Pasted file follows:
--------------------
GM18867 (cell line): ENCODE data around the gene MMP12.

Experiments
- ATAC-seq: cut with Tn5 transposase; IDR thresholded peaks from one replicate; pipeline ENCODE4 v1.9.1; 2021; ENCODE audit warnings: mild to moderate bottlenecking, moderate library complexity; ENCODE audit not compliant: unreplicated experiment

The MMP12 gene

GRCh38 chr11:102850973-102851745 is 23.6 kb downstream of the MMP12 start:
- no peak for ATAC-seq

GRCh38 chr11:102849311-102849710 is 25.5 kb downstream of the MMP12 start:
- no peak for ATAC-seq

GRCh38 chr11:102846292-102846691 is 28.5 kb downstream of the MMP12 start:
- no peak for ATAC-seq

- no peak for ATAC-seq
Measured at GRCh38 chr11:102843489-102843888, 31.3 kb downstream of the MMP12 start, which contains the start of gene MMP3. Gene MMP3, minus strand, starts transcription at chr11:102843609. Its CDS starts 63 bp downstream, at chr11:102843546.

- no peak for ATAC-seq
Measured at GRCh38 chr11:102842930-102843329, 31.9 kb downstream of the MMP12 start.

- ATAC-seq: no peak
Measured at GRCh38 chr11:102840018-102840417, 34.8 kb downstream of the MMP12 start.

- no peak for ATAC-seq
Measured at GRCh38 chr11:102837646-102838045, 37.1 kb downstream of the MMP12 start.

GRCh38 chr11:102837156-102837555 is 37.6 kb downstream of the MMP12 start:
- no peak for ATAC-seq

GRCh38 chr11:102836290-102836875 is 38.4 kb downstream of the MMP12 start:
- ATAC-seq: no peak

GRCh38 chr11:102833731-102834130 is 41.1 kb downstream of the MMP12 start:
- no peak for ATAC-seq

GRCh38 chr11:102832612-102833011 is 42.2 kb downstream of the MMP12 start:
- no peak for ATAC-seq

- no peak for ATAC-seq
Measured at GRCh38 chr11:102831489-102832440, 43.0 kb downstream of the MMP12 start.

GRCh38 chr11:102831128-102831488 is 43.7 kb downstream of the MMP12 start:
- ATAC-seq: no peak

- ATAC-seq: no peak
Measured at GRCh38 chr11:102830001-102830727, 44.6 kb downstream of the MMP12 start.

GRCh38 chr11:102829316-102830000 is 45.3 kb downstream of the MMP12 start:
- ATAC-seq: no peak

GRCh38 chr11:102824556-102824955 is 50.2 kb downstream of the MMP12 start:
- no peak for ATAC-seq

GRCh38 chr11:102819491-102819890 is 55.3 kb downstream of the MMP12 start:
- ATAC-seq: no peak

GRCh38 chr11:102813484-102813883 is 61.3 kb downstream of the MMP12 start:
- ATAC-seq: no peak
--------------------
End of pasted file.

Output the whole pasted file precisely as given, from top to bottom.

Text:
GM18867 (cell line): ENCODE data around the gene MMP12.

Experiments
- ATAC-seq: cut with Tn5 transposase; IDR thresholded peaks from one replicate; pipeline ENCODE4 v1.9.1; 2021; ENCODE audit warnings: mild to moderate bottlenecking, moderate library complexity; ENCODE audit not compliant: unreplicated experiment

The MMP12 gene

GRCh38 chr11:102850973-102851745 is 23.6 kb downstream of the MMP12 start:
- no peak for ATAC-seq

GRCh38 chr11:102849311-102849710 is 25.5 kb downstream of the MMP12 start:
- no peak for ATAC-seq

GRCh38 chr11:102846292-102846691 is 28.5 kb downstream of the MMP12 start:
- no peak for ATAC-seq

- no peak for ATAC-seq
Measured at GRCh38 chr11:102843489-102843888, 31.3 kb downstream of the MMP12 start, which contains the start of gene MMP3. Gene MMP3, minus strand, starts transcription at chr11:102843609. Its CDS starts 63 bp downstream, at chr11:102843546.

- no peak for ATAC-seq
Measured at GRCh38 chr11:102842930-102843329, 31.9 kb downstream of the MMP12 start.

- ATAC-seq: no peak
Measured at GRCh38 chr11:102840018-102840417, 34.8 kb downstream of the MMP12 start.

- no peak for ATAC-seq
Measured at GRCh38 chr11:102837646-102838045, 37.1 kb downstream of the MMP12 start.

GRCh38 chr11:102837156-102837555 is 37.6 kb downstream of the MMP12 start:
- no peak for ATAC-seq

GRCh38 chr11:102836290-102836875 is 38.4 kb downstream of the MMP12 start:
- ATAC-seq: no peak

GRCh38 chr11:102833731-102834130 is 41.1 kb downstream of the MMP12 start:
- no peak for ATAC-seq

GRCh38 chr11:102832612-102833011 is 42.2 kb downstream of the MMP12 start:
- no peak for ATAC-seq

- no peak for ATAC-seq
Measured at GRCh38 chr11:102831489-102832440, 43.0 kb downstream of the MMP12 start.

GRCh38 chr11:102831128-102831488 is 43.7 kb downstream of the MMP12 start:
- ATAC-seq: no peak

- ATAC-seq: no peak
Measured at GRCh38 chr11:102830001-102830727, 44.6 kb downstream of the MMP12 start.

GRCh38 chr11:102829316-102830000 is 45.3 kb downstream of the MMP12 start:
- ATAC-seq: no peak

GRCh38 chr11:102824556-102824955 is 50.2 kb downstream of the MMP12 start:
- no peak for ATAC-seq

GRCh38 chr11:102819491-102819890 is 55.3 kb downstream of the MMP12 start:
- ATAC-seq: no peak

GRCh38 chr11:102813484-102813883 is 61.3 kb downstream of the MMP12 start:
- ATAC-seq: no peak